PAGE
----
Feeds

Windows 7 versus Snow Leopard — The poison taste test

Abandon ye rhetoric

Secure remote control for conventional and virtual desktops

Mac fish, Windows pond

What about a Mac in a Microsoft environment? Snow Leopard introduces enhanced Exchange support, based on Exchange Web Services rather than IMAP, which enables deep integration with Mail and iCal.

There are several disappointments though. You need Exchange 2007 SP1, and even then it is not feature complete. You cannot access public folders, or use multiple sending addresses, or get delegated access to other mailboxes. I also found it somewhat fragile, and from time to time had to re-start Mail to resume send and receive. Outlook on Windows is a superior Exchange client, for all its many faults.

Another point of interest is support for Microsoft's Office 2007 document formats, such as .docx and .xlsx. Apple has support for opening these in iWork 09, and even TextEdit can open .docx, but I found Mac Office 2008 necessary for reliable fidelity. Support for the classic Office formats is much better. Microsoft's Open XML is best avoided in mixed environments.

docx problem

Apple Pages, right, scrambled the diagram in this Word .docx document

Overall it is not that hard to run Snow Leopard alongside Windows, and there is always virtualised Windows as a fallback. That said, Microsoft has an array of network management and group policy tools that make Windows standardisation attractive to admins, and this is unlikely to change soon. Migration to web-based applications, making the local operating system less relevant, may well come sooner.

Software developers have a lot to like in Snow Leopard. Xcode is a fantastic IDE that comes for free and that has new static analysis and profiling tools. Apple has also simplified concurrent programming by building thread management into the operating system, in a feature called Grand Central Dispatch. OS X is also a more comfortable environment than Windows for working with cross-platform code, thanks to its Unix family compatibility.

On the other hand, there is nothing to match Visual Studio for rapid development of business applications with .NET languages. There is no clear winner, as the two platforms address different needs.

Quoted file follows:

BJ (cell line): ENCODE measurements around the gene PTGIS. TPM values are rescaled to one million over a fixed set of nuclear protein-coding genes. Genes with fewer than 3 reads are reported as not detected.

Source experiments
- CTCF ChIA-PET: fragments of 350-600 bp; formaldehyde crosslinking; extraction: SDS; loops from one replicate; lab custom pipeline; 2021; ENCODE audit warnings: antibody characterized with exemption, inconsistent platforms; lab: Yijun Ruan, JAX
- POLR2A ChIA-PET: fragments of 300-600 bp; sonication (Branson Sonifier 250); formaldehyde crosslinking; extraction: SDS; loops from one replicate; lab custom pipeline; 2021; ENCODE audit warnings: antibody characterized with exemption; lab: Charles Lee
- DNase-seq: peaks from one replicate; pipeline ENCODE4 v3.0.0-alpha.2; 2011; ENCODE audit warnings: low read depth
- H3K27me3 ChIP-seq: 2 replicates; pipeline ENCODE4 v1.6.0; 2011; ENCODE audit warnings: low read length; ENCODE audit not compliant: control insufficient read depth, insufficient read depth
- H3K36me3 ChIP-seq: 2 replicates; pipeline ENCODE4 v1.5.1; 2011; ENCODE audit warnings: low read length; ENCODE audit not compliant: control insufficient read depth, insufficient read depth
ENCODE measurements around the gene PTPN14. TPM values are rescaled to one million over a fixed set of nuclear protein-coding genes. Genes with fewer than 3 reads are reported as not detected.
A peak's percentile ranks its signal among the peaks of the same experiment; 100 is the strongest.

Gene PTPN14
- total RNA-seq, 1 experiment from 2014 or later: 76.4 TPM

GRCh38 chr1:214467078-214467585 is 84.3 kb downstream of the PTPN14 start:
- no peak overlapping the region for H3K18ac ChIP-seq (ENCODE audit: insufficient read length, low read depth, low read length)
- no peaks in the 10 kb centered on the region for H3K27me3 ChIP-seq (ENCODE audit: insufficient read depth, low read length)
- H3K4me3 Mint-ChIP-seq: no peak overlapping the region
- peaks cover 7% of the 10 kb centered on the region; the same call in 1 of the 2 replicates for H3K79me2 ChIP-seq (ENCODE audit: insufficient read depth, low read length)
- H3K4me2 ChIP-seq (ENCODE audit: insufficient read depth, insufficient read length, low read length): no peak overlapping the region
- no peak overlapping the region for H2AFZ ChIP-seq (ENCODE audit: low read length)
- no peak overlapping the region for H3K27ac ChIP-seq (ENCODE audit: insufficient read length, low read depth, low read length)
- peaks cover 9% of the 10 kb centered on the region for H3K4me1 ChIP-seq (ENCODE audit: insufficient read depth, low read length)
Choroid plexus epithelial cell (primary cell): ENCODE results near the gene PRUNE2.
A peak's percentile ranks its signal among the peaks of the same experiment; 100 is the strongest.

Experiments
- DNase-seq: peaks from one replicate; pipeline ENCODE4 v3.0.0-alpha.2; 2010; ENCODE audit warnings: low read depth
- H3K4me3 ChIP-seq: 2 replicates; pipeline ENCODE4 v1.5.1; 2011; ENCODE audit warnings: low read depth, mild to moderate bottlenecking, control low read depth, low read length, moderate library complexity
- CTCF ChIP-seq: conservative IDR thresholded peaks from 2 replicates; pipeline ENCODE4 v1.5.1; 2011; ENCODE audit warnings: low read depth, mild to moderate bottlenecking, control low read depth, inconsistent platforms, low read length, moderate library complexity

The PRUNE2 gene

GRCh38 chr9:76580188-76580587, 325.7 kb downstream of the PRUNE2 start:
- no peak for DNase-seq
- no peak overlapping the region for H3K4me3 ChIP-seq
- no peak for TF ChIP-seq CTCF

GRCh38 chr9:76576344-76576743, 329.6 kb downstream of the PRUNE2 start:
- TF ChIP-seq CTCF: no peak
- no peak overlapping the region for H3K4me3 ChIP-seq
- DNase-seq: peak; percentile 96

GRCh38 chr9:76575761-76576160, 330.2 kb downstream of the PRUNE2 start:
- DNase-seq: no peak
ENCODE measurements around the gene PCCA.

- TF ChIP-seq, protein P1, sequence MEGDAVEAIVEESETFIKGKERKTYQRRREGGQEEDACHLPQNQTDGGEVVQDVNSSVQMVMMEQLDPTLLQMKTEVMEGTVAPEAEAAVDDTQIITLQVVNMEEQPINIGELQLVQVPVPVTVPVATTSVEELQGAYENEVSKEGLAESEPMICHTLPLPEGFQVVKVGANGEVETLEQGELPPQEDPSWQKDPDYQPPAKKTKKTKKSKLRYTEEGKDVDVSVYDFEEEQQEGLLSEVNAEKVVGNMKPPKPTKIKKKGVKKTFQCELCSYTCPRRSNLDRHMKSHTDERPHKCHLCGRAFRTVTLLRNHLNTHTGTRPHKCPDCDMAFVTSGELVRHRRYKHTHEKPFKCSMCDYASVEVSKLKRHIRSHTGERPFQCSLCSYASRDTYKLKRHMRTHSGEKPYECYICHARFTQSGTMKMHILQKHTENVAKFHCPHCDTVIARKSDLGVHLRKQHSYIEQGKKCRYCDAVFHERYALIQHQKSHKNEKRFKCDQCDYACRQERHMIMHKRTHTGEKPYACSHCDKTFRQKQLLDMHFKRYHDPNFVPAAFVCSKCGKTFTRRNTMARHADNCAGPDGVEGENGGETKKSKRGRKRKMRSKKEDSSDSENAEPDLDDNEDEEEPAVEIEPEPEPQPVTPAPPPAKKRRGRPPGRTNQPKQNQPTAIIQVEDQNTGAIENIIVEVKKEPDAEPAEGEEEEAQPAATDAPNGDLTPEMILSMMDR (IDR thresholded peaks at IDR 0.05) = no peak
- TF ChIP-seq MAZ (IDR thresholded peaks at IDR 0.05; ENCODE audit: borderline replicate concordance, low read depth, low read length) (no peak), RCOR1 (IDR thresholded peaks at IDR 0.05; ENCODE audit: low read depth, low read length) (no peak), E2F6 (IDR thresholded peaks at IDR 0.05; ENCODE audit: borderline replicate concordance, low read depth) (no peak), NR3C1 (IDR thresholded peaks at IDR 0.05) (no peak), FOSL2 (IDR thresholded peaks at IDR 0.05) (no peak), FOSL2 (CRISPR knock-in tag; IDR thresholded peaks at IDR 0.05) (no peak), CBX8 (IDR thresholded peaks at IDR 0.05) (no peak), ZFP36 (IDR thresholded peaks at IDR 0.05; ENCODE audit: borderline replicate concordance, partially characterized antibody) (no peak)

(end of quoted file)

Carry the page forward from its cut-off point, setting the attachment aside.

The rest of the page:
In the end you have to choose your poison. Snow Leopard continues the Mac tradition: it is fast, elegant and powerful. Further, Mac OS X has a capacity to delight the user that is lacking in Windows, thanks to design excellence. Against it is the higher price of entry and restricted choice of hardware from a single vendor.

Windows 7 is the mass-market choice, benefits from countless applications along with mature network management tools, and performs well. I doubt many who switched from Windows Vista to OS X will return, but Windows 7 may stem the tide. ®

Updated on 9/3 at 10:00 a.m. PDT to add configurability information about Mac OS X's Spaces feature.

Top 5 reasons to deploy VMware with Tegile

More from The Register

next story
PEAK APPLE: iOS 8 is least popular Cupertino mobile OS in all of HUMAN HISTORY
'Nerd release' finally staggers past 50 per cent adoption
Microsoft to bake Skype into IE, without plugins
Redmond thinks the Object Real-Time Communications API for WebRTC is ready to roll
Microsoft promises Windows 10 will mean two-factor auth for all
Sneak peek at security features Redmond's baking into new OS
Mozilla: Spidermonkey ATE Apple's JavaScriptCore, THRASHED Google V8
Moz man claims the win on rivals' own benchmarks
Yes, Virginia, there IS a W3C HTML5 standard – as of now, that is
You asked for it! You begged for it! Then you gave up! And now it's HERE!
FTDI yanks chip-bricking driver from Windows Update, vows to fight on
Next driver to battle fake chips with 'non-invasive' methods
DEATH by PowerPoint: Microsoft warns of 0-day attack hidden in slides
Might put out patch in update, might chuck it out sooner
Ubuntu 14.10 tries pulling a Steve Ballmer on cloudy offerings
Oi, Windows, centOS and openSUSE – behave, we're all friends here
prev story

Whitepapers

Why cloud backup?
Combining the latest advancements in disk-based backup with secure, integrated, cloud technologies offer organizations fast and assured recovery of their critical enterprise data.
Getting started with customer-focused identity management
Learn why identity is a fundamental requirement to digital growth, and how without it there is no way to identify and engage customers in a meaningful way.
Reg Reader Research: SaaS based Email and Office Productivity Tools
Read this Reg reader report which provides advice and guidance for SMBs towards the use of SaaS based email and Office productivity tools.
Top 5 reasons to deploy VMware with Tegile
Data demand and the rise of virtualization is challenging IT teams to deliver storage performance, scalability and capacity that can keep up, while maximizing efficiency.
Reducing the cost and complexity of web vulnerability management
How using vulnerability assessments to identify exploitable weaknesses and take corrective action can reduce the risk of hackers finding your site and attacking it.